The Supreme Court erred in the naira redesign case

The Supreme court of Nigeria The Supreme court of Nigeria

On Wednesday, the Supreme Court of Nigeria entered an interim order against the Central Bank of Nigeria banning the Bank from going ahead with its deadline for the end of use of the old naira note until February 15, 2023, five after the deadline set by the Central Bank. This order was granted Exparte, which means the Supreme Court did not hear from the Central Bank or an agent of the federal government. The court restrained the bank from going ahead with its policy ending the use of the old notes as from February 10, 2023.

Several issues arise from this order. First, is the jurisdiction of the Supreme Court to entertain the suit of the three northern states against the Central Bank of Nigeria. The Supreme Court has appellate jurisdiction over matters of law and on appeal from the Court of Appeal. It has original jurisdiction on two issues. First, it has original jurisdiction on legal dispute between states or between states and the federal government. By recent amendment of the constitution, the Supreme Court now has original jurisdiction also on the disputes between the National Assembly and the Federal Government.

The language of Section 232 (2) of the Constitution that confers original jurisdiction on the Supreme Court on disputes between the States and the Federal Government needs to be examined to ascertain whether the Supreme Court rightly assumed jurisdiction in this matter. It states “The Supreme Court shall, to the escalation of any other court, have original jurisdiction in any dispute between the Federation an a State or between States if and in so far as that dispute involves any question (whether law or fact) on which the existence or extent of a legal right depends”. What amounts to a ‘dispute between the Federation and a state” and what dispute will pass the constitutional muster in the language of the constitution.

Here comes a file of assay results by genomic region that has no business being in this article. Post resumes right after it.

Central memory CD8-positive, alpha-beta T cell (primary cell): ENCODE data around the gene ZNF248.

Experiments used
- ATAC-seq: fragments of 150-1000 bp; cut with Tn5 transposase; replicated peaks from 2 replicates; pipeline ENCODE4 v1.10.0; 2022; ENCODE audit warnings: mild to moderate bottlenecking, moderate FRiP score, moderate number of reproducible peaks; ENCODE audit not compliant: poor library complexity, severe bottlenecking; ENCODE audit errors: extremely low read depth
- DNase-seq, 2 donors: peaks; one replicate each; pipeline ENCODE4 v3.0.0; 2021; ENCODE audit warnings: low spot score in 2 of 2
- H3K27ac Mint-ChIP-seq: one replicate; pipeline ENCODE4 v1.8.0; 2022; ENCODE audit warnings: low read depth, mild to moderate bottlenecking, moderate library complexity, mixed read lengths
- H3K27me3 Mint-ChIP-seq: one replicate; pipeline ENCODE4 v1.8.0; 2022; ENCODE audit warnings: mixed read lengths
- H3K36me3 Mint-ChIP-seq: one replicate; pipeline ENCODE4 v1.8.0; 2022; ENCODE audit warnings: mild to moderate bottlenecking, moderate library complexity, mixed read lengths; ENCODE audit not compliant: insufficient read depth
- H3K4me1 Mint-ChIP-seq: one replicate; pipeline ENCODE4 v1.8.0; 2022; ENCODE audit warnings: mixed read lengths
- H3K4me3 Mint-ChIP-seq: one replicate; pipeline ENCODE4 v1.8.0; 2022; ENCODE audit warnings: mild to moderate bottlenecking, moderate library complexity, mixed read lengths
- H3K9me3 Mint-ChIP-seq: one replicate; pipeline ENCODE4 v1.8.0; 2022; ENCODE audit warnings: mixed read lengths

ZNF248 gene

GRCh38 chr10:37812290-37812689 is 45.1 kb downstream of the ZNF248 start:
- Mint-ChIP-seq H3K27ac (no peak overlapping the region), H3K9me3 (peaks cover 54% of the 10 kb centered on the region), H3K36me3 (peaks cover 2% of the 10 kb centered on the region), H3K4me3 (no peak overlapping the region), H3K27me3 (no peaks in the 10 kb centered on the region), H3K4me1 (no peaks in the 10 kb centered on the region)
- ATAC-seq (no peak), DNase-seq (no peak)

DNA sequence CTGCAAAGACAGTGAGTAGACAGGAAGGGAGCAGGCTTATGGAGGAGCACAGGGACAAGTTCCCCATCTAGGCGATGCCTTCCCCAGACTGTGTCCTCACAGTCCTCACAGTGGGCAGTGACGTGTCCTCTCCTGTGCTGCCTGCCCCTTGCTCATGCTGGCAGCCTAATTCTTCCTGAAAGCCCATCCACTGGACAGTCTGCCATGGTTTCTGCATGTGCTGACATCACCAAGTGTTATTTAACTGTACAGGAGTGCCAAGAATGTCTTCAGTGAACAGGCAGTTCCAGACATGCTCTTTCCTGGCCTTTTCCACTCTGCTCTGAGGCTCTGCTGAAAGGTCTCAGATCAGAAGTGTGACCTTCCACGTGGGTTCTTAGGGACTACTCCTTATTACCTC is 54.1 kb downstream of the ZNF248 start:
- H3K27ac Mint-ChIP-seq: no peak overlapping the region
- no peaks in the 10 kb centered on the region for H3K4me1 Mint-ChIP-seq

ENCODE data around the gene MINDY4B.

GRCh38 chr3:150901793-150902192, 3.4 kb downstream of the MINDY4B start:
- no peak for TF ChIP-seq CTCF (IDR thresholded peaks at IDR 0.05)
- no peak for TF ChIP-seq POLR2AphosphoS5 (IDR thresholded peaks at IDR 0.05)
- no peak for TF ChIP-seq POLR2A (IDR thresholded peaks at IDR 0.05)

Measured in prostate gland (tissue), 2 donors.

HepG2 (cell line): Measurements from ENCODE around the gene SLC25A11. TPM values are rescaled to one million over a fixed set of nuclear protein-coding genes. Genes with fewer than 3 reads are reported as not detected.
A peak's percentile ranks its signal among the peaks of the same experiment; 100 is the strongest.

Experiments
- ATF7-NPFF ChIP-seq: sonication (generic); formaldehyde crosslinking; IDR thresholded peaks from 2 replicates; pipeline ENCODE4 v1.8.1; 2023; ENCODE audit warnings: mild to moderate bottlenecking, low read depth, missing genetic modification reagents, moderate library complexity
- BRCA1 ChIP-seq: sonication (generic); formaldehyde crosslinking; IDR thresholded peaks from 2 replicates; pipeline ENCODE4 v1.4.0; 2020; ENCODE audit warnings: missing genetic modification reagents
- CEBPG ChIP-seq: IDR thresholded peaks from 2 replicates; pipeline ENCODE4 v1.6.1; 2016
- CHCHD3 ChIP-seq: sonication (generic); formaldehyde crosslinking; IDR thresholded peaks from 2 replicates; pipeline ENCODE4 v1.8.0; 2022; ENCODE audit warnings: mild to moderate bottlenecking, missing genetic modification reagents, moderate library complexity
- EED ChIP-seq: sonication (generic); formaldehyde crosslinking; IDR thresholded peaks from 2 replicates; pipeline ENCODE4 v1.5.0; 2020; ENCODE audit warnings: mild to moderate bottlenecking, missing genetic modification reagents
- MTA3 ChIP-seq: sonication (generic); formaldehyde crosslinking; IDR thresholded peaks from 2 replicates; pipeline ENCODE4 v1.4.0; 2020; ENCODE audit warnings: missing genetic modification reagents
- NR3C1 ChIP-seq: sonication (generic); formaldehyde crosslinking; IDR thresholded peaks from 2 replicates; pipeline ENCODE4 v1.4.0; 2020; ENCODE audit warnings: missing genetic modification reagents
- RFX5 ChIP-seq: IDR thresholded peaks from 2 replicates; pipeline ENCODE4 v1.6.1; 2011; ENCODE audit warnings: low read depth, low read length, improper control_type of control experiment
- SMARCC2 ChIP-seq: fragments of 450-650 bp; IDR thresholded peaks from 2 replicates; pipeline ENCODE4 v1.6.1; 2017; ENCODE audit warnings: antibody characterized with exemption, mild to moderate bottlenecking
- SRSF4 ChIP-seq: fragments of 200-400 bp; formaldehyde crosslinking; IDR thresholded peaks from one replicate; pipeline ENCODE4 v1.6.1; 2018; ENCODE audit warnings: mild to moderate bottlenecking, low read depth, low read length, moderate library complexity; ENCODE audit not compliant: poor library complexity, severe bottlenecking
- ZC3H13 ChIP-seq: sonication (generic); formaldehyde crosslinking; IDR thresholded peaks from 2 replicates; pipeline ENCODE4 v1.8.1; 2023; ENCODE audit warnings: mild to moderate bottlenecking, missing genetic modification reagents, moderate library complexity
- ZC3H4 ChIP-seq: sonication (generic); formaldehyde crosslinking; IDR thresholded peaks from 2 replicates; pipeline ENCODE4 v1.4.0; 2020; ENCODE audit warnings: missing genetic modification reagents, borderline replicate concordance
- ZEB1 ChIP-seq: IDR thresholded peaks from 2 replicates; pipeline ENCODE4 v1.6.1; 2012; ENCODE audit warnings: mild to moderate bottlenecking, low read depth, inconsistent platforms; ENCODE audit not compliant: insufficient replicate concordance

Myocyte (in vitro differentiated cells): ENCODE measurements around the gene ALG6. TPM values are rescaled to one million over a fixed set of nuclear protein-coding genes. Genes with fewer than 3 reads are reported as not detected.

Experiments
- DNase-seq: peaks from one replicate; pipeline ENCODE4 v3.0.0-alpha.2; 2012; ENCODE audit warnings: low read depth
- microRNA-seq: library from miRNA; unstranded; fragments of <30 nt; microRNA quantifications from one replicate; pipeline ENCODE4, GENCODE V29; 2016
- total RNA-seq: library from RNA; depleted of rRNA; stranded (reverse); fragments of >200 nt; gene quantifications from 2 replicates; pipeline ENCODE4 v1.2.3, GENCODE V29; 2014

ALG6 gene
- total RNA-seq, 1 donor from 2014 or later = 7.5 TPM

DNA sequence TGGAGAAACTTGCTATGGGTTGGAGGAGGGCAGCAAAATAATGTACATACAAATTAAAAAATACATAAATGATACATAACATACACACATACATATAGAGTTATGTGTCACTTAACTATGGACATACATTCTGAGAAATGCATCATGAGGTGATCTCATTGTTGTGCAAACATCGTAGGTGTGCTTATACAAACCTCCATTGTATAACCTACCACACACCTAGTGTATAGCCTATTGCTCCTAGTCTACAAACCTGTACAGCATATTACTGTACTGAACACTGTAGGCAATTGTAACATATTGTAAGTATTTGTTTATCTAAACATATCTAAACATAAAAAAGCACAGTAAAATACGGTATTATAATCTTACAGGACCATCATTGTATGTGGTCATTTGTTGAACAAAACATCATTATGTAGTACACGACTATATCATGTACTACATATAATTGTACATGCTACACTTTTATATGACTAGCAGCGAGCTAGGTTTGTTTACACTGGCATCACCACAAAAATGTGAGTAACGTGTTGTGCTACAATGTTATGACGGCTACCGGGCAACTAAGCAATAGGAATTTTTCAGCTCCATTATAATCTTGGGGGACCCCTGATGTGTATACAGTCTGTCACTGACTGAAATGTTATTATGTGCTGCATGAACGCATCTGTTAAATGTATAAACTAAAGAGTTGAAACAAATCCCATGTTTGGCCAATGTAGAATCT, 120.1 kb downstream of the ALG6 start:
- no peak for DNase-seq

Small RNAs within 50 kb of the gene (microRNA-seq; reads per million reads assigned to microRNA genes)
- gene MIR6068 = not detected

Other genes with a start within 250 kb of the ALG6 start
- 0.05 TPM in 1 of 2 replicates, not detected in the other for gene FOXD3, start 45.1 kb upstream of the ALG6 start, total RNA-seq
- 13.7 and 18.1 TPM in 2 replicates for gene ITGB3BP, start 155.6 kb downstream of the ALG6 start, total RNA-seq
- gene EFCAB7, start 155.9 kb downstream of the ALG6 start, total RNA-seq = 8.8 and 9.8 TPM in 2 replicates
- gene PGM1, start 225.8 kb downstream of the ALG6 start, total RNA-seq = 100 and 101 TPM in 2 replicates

First, it must be a dispute between a State or States and the ‘Federation’, not with an agency or department of the federal government. To support this point, we look at Section 251 of the Constitution that created the jurisdiction of the Federal High Court over economic and commercial issues involving departments and agencies of government. The constitutional purpose of Section 232 if to provide a special forum for adjudicating disputes about the extent of the powers of the federal and state governments. So, for the special jurisdiction of the Supreme Court to trigger, there must be a dispute between the federal and states in which the extent of the power of the federal government vis-à-vis the state is to be determined.